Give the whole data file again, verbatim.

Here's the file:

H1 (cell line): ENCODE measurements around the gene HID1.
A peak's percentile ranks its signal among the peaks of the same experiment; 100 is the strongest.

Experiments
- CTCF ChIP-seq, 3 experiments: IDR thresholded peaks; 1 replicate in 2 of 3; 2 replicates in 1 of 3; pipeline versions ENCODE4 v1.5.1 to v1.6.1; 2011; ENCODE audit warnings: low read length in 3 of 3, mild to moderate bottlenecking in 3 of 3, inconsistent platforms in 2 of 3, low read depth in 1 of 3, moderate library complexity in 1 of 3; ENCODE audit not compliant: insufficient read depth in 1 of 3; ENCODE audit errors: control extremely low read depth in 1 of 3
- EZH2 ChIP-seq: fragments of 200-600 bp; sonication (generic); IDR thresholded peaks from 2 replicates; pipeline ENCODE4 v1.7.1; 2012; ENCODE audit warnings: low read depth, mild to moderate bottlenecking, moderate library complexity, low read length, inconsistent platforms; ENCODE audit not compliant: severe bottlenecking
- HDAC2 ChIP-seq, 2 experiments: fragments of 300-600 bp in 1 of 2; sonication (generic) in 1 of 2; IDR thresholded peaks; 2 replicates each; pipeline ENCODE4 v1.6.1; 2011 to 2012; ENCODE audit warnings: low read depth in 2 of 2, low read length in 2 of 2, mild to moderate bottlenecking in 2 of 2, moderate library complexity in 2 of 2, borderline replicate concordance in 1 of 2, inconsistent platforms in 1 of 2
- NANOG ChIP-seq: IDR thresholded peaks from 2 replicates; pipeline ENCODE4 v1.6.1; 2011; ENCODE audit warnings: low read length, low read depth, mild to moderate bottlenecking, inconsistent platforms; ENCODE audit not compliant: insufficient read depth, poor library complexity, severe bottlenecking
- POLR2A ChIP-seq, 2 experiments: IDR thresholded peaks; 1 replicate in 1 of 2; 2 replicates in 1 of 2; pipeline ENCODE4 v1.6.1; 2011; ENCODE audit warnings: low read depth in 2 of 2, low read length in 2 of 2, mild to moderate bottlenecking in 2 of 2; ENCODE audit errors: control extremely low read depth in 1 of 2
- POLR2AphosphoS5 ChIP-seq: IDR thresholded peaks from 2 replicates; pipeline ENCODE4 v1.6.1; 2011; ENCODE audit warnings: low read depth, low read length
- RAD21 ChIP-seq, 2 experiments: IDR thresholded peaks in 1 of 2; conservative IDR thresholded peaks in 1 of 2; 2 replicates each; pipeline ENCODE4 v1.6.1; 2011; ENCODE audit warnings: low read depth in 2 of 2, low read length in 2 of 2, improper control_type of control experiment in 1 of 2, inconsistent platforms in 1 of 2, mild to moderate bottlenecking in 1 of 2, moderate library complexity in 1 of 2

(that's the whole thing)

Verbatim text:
H1 (cell line): ENCODE measurements around the gene HID1.
A peak's percentile ranks its signal among the peaks of the same experiment; 100 is the strongest.

Experiments
- CTCF ChIP-seq, 3 experiments: IDR thresholded peaks; 1 replicate in 2 of 3; 2 replicates in 1 of 3; pipeline versions ENCODE4 v1.5.1 to v1.6.1; 2011; ENCODE audit warnings: low read length in 3 of 3, mild to moderate bottlenecking in 3 of 3, inconsistent platforms in 2 of 3, low read depth in 1 of 3, moderate library complexity in 1 of 3; ENCODE audit not compliant: insufficient read depth in 1 of 3; ENCODE audit errors: control extremely low read depth in 1 of 3
- EZH2 ChIP-seq: fragments of 200-600 bp; sonication (generic); IDR thresholded peaks from 2 replicates; pipeline ENCODE4 v1.7.1; 2012; ENCODE audit warnings: low read depth, mild to moderate bottlenecking, moderate library complexity, low read length, inconsistent platforms; ENCODE audit not compliant: severe bottlenecking
- HDAC2 ChIP-seq, 2 experiments: fragments of 300-600 bp in 1 of 2; sonication (generic) in 1 of 2; IDR thresholded peaks; 2 replicates each; pipeline ENCODE4 v1.6.1; 2011 to 2012; ENCODE audit warnings: low read depth in 2 of 2, low read length in 2 of 2, mild to moderate bottlenecking in 2 of 2, moderate library complexity in 2 of 2, borderline replicate concordance in 1 of 2, inconsistent platforms in 1 of 2
- NANOG ChIP-seq: IDR thresholded peaks from 2 replicates; pipeline ENCODE4 v1.6.1; 2011; ENCODE audit warnings: low read length, low read depth, mild to moderate bottlenecking, inconsistent platforms; ENCODE audit not compliant: insufficient read depth, poor library complexity, severe bottlenecking
- POLR2A ChIP-seq, 2 experiments: IDR thresholded peaks; 1 replicate in 1 of 2; 2 replicates in 1 of 2; pipeline ENCODE4 v1.6.1; 2011; ENCODE audit warnings: low read depth in 2 of 2, low read length in 2 of 2, mild to moderate bottlenecking in 2 of 2; ENCODE audit errors: control extremely low read depth in 1 of 2
- POLR2AphosphoS5 ChIP-seq: IDR thresholded peaks from 2 replicates; pipeline ENCODE4 v1.6.1; 2011; ENCODE audit warnings: low read depth, low read length
- RAD21 ChIP-seq, 2 experiments: IDR thresholded peaks in 1 of 2; conservative IDR thresholded peaks in 1 of 2; 2 replicates each; pipeline ENCODE4 v1.6.1; 2011; ENCODE audit warnings: low read depth in 2 of 2, low read length in 2 of 2, improper control_type of control experiment in 1 of 2, inconsistent platforms in 1 of 2, mild to moderate bottlenecking in 1 of 2, moderate library complexity in 1 of 2